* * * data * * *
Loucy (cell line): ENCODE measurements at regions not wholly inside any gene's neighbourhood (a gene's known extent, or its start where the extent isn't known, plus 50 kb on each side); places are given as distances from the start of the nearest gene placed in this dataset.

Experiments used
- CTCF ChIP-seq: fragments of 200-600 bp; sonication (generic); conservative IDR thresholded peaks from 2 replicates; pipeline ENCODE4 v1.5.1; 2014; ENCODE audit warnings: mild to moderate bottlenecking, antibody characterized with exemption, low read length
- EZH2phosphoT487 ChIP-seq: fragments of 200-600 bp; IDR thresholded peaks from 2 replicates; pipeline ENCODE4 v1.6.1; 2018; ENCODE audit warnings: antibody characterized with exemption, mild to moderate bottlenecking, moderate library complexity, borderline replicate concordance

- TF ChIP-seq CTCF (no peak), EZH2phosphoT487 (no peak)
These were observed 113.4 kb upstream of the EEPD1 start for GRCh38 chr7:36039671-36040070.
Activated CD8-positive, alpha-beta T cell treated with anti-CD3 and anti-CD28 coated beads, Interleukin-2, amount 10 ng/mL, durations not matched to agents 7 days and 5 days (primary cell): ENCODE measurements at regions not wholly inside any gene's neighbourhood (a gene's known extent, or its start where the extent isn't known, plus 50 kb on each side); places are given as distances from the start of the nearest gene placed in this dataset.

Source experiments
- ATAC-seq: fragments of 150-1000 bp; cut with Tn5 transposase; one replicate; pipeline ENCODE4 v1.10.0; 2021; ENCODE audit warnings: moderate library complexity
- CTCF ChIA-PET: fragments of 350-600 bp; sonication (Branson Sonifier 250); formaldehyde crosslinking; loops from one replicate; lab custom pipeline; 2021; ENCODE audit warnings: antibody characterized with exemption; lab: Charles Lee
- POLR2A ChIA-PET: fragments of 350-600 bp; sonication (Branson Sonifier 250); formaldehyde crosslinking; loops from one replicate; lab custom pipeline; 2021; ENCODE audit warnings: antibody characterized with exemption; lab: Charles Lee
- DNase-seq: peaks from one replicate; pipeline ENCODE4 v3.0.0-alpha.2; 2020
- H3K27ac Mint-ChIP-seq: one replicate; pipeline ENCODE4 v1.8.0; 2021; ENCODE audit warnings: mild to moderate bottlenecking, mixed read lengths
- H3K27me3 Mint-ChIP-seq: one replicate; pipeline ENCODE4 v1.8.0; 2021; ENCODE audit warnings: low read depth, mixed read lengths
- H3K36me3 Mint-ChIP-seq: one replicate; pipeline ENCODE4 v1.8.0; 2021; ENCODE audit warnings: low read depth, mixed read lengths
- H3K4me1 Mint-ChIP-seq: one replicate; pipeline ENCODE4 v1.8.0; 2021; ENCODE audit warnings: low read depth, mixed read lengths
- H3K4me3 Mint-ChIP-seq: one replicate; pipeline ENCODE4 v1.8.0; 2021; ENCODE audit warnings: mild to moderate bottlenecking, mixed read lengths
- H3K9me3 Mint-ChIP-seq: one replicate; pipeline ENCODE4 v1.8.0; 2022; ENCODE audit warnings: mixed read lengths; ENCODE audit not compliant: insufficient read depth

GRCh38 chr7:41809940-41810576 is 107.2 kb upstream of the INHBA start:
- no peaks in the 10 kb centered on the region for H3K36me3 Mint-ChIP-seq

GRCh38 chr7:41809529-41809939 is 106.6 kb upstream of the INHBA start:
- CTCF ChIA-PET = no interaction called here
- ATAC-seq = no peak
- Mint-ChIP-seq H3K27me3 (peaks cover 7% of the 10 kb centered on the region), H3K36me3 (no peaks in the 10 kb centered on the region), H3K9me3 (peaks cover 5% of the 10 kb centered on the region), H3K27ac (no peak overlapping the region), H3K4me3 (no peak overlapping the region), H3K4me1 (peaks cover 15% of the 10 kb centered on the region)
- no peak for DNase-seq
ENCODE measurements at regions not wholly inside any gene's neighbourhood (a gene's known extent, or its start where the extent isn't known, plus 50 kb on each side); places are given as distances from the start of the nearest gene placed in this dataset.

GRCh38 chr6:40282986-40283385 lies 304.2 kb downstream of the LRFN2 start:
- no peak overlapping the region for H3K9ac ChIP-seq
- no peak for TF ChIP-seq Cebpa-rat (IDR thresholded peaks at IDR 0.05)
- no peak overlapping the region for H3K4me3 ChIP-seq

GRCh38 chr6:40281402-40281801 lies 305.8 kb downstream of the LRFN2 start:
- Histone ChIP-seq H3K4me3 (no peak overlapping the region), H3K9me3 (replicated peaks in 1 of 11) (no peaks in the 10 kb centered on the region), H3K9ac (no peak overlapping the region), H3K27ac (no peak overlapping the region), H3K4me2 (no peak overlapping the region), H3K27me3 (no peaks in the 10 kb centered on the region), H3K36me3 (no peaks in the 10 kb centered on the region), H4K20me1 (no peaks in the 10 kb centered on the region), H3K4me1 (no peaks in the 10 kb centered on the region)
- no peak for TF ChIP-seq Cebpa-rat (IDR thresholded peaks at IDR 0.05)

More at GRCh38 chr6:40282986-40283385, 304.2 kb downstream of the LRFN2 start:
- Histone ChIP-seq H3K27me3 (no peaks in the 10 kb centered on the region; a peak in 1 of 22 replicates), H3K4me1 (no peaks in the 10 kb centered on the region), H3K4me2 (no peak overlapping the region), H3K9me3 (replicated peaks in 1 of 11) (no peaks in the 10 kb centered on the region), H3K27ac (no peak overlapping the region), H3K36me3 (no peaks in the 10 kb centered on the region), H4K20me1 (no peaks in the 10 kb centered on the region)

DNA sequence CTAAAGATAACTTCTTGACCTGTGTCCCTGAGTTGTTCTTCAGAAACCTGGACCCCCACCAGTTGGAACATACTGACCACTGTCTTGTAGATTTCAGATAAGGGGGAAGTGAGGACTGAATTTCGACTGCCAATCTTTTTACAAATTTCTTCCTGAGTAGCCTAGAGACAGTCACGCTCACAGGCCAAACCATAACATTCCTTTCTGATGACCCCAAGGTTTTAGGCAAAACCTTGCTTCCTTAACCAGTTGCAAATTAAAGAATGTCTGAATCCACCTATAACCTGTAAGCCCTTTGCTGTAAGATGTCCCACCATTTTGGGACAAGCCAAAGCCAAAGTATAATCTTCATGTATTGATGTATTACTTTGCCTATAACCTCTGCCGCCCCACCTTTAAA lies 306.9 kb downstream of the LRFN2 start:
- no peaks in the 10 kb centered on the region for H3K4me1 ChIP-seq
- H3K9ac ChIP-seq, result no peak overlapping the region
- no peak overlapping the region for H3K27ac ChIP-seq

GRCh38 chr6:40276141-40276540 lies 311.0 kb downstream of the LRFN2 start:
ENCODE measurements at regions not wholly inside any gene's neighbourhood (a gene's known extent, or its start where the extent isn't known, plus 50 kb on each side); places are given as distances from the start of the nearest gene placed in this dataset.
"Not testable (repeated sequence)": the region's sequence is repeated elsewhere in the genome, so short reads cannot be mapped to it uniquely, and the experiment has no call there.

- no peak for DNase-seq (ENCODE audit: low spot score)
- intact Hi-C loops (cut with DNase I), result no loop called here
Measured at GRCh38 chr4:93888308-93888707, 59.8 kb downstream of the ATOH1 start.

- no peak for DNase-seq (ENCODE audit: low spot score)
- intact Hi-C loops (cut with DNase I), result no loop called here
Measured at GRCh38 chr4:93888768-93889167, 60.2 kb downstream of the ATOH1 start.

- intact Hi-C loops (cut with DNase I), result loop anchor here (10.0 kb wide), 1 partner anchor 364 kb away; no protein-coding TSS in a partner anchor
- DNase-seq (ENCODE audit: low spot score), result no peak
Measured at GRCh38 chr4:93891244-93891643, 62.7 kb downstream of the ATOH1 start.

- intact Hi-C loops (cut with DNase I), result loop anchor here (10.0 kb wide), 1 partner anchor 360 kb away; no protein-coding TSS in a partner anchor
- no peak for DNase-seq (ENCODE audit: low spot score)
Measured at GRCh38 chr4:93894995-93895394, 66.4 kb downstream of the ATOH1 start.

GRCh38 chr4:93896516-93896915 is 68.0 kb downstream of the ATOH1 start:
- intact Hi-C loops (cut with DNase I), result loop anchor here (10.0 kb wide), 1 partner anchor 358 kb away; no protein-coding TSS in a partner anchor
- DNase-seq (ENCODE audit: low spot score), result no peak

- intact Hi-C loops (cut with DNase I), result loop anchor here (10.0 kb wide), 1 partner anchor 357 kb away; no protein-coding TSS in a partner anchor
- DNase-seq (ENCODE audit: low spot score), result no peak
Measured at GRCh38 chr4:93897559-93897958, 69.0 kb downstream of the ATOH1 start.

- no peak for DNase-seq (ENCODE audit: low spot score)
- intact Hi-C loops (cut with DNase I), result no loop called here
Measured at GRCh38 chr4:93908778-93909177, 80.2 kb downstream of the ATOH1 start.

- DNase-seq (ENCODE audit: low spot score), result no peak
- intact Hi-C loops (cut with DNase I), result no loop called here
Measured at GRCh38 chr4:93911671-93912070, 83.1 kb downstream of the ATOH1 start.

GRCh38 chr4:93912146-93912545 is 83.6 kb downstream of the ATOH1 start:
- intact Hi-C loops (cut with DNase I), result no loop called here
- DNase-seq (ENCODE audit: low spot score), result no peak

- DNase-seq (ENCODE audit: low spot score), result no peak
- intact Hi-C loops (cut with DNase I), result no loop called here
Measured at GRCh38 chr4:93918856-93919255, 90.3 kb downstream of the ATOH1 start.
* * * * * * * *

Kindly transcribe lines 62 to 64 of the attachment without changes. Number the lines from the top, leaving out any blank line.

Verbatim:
- intact Hi-C loops (cut with DNase I), result no loop called here
Measured at GRCh38 chr4:93908778-93909177, 80.2 kb downstream of the ATOH1 start.

- DNase-seq (ENCODE audit: low spot score), result no peak